1 Samuel 13:1
Saul reigned one year; and when he had reigned two years over Israel,
The sacred historian prefaces the account of the War of Independence with a statement as to Saul's age and reign. The Revised Version thus gives it: "Saul was thirty years old when he began to reign; and he reigned two years over Israel." There is no mention of Saul's ago in the present Hebrew text, the number having been accidentally dropped in the copying; but the number thirty, which the translators of the Revised Version have adopted from an emendation of the Septuagint, is very probably correct, as thirty was the usual age for public service amongst the Jews. As to the second half of the statement, many, such as Ewald and Dean Stanley, take it to be a correct account of the period that elapsed between Saul's election and the War of Independence. According to them, the War of Independence began after Saul had reigned two years. But there are several considerations which go to show that this can hardly be accepted.
1. The abject condition of the country when the War of Independence began.
2. The age of Jonathan. Jonathan appears in the War of Independence as the captain of a thousand and one of the most heroic warriors of the nation; and as such he could hardly have been less than twenty years of age. That would make him, if Saul had only reigned two years, eighteen years of age when his father was elected king.
3. The sad deterioration in the character of Saul. The character of Saul, as displayed in the War of Independence, is in marked contrast with that portrayed in the early part of his history. As a young man in the beginning of his career, he was meek, humble, considerate, and self-restrained; but in the War of Independence he is impatient, imperious, cruel, and rash. And according to the Latin proverb, Nemo repents turpissimus est — no one becomes wicked all at once — the period of little more than a year is much too short to account for this baleful and disastrous change. As the sacred writers are in the habit of giving the age of each king, and the length of his reign — there are no fewer than thirty-seven illustrations of this in the Old Testament — it seems extremely probable that this was what was actually done in this passage. And I am convinced that the passage originally stood thus: "Saul was thirty years old when he began to reign; and he reigned forty years over Israel." My reasons for thinking so are the following: —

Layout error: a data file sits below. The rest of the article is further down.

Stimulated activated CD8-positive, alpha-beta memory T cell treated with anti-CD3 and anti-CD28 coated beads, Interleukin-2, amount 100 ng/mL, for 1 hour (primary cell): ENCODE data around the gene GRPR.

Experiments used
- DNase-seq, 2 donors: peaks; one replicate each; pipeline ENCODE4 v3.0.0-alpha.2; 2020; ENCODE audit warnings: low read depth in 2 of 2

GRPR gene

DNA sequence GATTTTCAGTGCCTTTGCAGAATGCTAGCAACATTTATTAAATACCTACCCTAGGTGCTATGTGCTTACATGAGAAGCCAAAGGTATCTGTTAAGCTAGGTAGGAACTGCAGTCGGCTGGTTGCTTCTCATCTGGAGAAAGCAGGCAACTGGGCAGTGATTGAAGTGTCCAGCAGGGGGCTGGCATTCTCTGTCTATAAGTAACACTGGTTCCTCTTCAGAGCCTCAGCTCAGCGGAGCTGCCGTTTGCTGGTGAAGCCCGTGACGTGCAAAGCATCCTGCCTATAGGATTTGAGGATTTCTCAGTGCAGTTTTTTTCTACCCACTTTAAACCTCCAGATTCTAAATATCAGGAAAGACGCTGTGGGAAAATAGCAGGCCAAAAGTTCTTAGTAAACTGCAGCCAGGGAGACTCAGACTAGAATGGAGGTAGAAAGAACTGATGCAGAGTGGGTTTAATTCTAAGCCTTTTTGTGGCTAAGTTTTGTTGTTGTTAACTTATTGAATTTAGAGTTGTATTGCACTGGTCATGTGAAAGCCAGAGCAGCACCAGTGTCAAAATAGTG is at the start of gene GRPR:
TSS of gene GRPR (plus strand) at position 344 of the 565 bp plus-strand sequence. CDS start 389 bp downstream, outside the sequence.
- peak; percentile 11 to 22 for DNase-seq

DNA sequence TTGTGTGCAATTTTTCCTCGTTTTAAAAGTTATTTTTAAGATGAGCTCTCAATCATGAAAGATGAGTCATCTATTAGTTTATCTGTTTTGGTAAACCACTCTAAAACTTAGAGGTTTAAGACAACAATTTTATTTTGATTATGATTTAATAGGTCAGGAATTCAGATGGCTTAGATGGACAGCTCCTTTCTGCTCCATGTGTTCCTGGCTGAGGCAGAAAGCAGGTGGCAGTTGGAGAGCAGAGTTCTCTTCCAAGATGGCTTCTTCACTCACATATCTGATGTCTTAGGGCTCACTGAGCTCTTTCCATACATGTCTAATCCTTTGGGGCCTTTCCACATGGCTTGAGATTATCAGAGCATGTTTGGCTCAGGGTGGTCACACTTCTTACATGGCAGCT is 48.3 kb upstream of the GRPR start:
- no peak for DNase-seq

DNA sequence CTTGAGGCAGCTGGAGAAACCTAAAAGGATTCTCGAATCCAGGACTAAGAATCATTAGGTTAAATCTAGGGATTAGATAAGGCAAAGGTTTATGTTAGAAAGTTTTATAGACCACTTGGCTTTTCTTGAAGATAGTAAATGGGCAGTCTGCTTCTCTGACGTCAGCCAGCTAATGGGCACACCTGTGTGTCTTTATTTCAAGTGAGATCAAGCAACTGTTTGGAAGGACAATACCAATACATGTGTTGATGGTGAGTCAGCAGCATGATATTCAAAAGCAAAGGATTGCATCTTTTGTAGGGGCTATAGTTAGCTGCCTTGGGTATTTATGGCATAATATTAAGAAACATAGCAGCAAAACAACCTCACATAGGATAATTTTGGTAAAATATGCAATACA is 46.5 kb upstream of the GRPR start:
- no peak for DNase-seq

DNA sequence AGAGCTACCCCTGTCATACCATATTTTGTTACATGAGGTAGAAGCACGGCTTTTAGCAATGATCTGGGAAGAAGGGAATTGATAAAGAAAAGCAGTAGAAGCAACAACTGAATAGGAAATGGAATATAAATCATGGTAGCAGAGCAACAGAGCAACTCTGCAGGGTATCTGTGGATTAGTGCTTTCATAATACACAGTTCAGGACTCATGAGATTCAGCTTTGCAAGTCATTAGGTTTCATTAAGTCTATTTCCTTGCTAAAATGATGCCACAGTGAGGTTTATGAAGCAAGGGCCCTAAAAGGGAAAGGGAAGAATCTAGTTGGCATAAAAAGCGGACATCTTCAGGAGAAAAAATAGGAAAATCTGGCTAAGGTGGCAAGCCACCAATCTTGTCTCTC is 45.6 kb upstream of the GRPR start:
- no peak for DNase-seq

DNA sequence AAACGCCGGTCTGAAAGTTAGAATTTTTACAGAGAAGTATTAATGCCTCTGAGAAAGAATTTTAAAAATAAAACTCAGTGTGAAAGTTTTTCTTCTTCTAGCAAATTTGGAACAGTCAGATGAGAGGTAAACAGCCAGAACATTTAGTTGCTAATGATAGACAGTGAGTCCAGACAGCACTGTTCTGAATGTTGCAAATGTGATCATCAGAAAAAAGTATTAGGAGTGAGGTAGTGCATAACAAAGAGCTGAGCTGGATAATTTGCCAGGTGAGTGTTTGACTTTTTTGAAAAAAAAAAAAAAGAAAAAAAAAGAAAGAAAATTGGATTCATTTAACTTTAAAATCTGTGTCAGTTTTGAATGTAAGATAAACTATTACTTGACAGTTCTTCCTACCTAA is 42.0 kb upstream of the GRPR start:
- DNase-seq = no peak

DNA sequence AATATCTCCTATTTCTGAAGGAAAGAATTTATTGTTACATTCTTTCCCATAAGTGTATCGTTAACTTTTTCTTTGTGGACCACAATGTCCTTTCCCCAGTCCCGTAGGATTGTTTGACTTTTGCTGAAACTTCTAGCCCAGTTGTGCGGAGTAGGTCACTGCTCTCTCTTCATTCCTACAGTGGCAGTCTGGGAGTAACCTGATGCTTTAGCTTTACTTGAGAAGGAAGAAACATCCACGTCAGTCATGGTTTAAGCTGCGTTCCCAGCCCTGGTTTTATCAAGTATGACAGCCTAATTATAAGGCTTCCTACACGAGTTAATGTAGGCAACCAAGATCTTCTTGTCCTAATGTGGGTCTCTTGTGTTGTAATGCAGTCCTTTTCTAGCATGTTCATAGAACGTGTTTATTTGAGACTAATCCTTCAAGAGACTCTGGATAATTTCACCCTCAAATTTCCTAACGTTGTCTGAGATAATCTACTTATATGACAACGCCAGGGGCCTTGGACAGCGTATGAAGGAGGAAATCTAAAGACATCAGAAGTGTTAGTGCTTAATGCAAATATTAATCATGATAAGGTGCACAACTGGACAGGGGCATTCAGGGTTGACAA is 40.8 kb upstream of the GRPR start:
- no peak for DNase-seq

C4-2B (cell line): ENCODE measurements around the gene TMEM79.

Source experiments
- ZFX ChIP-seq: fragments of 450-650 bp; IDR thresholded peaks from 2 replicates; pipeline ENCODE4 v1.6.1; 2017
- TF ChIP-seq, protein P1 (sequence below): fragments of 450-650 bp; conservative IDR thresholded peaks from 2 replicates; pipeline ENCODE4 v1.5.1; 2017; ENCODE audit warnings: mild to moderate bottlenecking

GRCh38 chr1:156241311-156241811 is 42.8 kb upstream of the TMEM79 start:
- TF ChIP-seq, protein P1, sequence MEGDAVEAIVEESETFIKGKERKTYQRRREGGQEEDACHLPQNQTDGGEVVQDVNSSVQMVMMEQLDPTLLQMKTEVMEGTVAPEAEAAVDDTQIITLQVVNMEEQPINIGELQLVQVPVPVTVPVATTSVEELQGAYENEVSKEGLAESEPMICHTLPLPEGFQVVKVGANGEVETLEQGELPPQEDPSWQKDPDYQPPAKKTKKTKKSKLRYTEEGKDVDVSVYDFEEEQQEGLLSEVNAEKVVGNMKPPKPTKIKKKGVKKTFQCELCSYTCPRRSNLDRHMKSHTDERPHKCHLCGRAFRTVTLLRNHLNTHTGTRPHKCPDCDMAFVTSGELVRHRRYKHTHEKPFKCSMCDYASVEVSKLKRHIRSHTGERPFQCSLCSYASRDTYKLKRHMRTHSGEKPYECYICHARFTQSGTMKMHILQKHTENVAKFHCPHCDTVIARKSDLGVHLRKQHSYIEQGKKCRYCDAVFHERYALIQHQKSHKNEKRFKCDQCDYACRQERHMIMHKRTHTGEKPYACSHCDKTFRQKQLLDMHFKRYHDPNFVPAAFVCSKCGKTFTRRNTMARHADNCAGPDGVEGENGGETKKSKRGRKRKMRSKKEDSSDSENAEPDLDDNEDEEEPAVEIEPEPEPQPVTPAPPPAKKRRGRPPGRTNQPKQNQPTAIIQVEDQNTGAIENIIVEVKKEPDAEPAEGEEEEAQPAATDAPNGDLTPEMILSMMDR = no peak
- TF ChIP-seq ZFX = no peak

(1) The testimony of Paul. He said to the Jews in the synagogue at Antioch, in Pisidia: "And afterwards they asked for a king: and God gave unto them Saul, the son of Kish, a man of the tribe of Benjamin, for the space of forty years" (Acts 13:21).
(2) The simple way in which the text might be corrupted. There is the strongest ground for believing that the numbers wore originally written, not in words, but in letters which were used as numerals. (See Keil on Samuel in loc.) The Hebrew letter for forty was Mem, and for two Beth; and, as the two letters in the ancient Hebrew characters are not unlike, the copyist might easily mistake the one for the other, and put into the text the letter for two instead of the letter for forty.
(3) The period of forty years seems needful to account for all the facts of the history. It seems to explain best the age of Jonathan, the deterioration in the character of Saul, the abject condition of the country under the Philistines when the War of Independence began, and the fact that Ishbosheth, the son of Saul, was forty years of age when he began to reign at Mahanaim (2 Samuel 2:10). Saul might marry Ahinoam, the daughter of Ahimaaz, shortly after his confirmation in the kingdom; and from this union Jonathan might be born towards the close of the second year haul, the abject condition of the country under the Philistines when the War of Independence began, this national struggle would take place in the twenty-third year of Saul's reign. The contrast between this national gathering at Gilgal and that which took place when Saul was anointed king is very striking. Then there was a full muster, but now it is comparatively meagre. Then the people were flushed with victory, but now they are trembling with fear. Then the future was all bright, but now it is all dark, with hardly one gleam of hope. The truth seems to be that Saul's difficulty lay, not in forcing himself to act, but in restraining himself from acting for nearly the whole of the seven days. Saul's justification of himself was plausible, and might be deemed satisfactory before an earthly tribunal; but Samuel, who was inspired by the All-seeing One, treated it as altogether worthless. The kingdom, instead of descending to his eldest son, as it would have done, had he been faithful, was to be given to another whom God had chosen, and who was to be a man after His own heart. And if we are right in supposing that the War of Independence occurred in the twenty-third year of Saul's reign, David would then be a boy at Bethlehem about thirteen years of age
Parallel VersesKJV: Saul reigned one year; and when he had reigned two years over Israel,